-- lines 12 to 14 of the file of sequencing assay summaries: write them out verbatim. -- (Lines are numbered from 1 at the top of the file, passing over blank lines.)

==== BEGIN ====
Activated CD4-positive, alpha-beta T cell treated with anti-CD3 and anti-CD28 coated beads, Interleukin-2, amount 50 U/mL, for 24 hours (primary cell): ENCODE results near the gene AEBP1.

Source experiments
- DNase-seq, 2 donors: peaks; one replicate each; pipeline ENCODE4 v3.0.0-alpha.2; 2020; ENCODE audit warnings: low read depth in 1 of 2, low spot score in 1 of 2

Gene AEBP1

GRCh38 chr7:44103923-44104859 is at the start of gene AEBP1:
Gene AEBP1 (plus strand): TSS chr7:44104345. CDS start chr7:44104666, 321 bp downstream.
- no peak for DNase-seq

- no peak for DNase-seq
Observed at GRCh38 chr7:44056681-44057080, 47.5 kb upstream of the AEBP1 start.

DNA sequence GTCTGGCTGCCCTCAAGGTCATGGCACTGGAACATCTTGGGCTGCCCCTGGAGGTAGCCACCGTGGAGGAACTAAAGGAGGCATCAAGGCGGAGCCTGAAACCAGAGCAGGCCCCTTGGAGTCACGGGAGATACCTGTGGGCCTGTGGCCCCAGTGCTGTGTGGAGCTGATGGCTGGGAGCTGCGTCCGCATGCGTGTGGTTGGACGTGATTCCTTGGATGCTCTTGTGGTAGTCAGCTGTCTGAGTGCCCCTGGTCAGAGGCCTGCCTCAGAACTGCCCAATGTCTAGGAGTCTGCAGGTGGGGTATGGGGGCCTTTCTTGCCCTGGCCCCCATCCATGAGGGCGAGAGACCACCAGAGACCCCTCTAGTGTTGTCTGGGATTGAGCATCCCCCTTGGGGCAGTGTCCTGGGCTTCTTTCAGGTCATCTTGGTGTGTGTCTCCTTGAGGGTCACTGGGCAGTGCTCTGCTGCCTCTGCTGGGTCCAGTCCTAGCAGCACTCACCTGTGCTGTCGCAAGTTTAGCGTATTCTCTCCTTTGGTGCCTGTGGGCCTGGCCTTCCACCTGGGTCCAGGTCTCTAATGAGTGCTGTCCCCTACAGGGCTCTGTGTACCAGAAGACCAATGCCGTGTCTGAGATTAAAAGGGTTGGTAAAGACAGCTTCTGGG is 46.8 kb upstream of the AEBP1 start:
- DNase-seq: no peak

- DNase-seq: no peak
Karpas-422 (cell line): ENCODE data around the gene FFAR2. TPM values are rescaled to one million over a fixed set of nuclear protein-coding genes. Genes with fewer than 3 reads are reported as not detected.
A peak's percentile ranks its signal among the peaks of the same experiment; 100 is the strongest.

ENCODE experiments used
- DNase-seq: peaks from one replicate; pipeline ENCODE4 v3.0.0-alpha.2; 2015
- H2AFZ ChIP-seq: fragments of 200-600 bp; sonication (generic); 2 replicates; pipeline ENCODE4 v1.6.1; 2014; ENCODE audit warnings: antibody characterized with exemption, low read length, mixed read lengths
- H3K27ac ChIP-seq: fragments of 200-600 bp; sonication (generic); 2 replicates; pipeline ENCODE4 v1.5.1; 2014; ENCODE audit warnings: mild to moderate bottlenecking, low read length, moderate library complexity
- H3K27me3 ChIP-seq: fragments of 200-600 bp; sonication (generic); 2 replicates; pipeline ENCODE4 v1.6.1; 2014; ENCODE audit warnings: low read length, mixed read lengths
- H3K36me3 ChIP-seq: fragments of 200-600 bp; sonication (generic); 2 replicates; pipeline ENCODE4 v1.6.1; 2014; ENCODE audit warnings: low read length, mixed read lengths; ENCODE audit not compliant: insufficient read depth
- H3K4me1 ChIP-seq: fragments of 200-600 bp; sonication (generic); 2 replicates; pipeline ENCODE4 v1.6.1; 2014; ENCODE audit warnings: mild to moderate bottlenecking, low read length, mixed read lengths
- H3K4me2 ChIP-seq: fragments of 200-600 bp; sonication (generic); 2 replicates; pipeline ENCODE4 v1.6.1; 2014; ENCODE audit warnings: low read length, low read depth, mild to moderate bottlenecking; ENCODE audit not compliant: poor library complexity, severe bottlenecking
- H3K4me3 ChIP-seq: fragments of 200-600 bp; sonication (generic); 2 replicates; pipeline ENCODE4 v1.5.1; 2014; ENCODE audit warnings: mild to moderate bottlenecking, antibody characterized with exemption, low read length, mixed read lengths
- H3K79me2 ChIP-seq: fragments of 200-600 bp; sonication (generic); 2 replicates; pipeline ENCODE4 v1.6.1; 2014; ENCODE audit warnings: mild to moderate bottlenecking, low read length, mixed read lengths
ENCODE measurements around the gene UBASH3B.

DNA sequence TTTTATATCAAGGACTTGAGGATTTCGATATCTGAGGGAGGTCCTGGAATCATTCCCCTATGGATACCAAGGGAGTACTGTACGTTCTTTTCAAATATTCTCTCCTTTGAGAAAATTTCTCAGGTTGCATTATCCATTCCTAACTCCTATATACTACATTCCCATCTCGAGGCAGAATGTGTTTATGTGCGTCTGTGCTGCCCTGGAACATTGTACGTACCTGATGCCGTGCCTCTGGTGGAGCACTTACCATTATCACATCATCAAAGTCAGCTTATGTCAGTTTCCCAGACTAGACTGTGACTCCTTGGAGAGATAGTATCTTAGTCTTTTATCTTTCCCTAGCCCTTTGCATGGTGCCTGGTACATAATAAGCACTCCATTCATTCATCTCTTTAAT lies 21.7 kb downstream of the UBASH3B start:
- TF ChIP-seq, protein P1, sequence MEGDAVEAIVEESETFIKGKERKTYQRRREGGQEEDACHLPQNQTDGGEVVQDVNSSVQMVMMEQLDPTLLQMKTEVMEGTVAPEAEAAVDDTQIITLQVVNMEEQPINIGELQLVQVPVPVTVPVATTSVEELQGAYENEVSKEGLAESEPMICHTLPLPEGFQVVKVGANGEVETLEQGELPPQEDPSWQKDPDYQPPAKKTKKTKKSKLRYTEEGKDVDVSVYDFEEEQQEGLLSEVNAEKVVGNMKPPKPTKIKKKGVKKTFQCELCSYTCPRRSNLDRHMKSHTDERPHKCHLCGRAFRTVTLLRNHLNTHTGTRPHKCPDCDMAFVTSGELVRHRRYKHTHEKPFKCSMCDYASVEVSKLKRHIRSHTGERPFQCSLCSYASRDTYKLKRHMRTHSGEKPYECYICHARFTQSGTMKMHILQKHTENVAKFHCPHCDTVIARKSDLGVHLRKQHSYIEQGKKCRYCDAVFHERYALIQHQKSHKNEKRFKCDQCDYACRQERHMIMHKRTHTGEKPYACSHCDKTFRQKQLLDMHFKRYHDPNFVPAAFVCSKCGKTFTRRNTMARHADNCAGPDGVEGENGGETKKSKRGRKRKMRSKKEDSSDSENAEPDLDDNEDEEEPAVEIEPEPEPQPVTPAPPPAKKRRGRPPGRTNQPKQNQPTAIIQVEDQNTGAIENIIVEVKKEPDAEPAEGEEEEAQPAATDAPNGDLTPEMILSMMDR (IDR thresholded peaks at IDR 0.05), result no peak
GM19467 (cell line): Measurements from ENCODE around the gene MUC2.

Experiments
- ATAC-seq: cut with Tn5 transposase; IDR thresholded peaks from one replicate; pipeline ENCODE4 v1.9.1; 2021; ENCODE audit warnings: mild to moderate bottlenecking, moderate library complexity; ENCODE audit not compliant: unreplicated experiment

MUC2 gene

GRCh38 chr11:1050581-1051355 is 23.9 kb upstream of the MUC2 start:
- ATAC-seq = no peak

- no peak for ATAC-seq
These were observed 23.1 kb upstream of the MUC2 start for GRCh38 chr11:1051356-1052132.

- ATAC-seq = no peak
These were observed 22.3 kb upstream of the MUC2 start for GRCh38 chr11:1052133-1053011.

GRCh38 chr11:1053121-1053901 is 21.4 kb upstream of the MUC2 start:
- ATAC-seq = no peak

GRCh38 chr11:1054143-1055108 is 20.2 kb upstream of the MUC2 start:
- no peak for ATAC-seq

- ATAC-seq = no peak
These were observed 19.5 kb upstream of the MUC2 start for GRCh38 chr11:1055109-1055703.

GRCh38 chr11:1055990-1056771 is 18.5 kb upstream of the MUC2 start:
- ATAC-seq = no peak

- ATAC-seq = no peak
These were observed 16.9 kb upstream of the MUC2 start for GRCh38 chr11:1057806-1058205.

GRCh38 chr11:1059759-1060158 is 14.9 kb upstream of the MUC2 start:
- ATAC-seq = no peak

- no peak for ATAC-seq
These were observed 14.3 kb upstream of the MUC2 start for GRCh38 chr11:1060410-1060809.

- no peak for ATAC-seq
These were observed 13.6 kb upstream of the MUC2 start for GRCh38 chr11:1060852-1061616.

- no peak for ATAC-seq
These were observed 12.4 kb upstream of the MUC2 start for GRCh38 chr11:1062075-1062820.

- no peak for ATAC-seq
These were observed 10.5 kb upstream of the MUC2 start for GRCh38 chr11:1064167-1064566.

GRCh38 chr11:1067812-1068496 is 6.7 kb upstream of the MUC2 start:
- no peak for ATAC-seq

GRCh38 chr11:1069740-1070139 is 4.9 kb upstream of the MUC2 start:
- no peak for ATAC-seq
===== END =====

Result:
- DNase-seq: no peak
Karpas-422 (cell line): ENCODE data around the gene FFAR2. TPM values are rescaled to one million over a fixed set of nuclear protein-coding genes. Genes with fewer than 3 reads are reported as not detected.
A peak's percentile ranks its signal among the peaks of the same experiment; 100 is the strongest.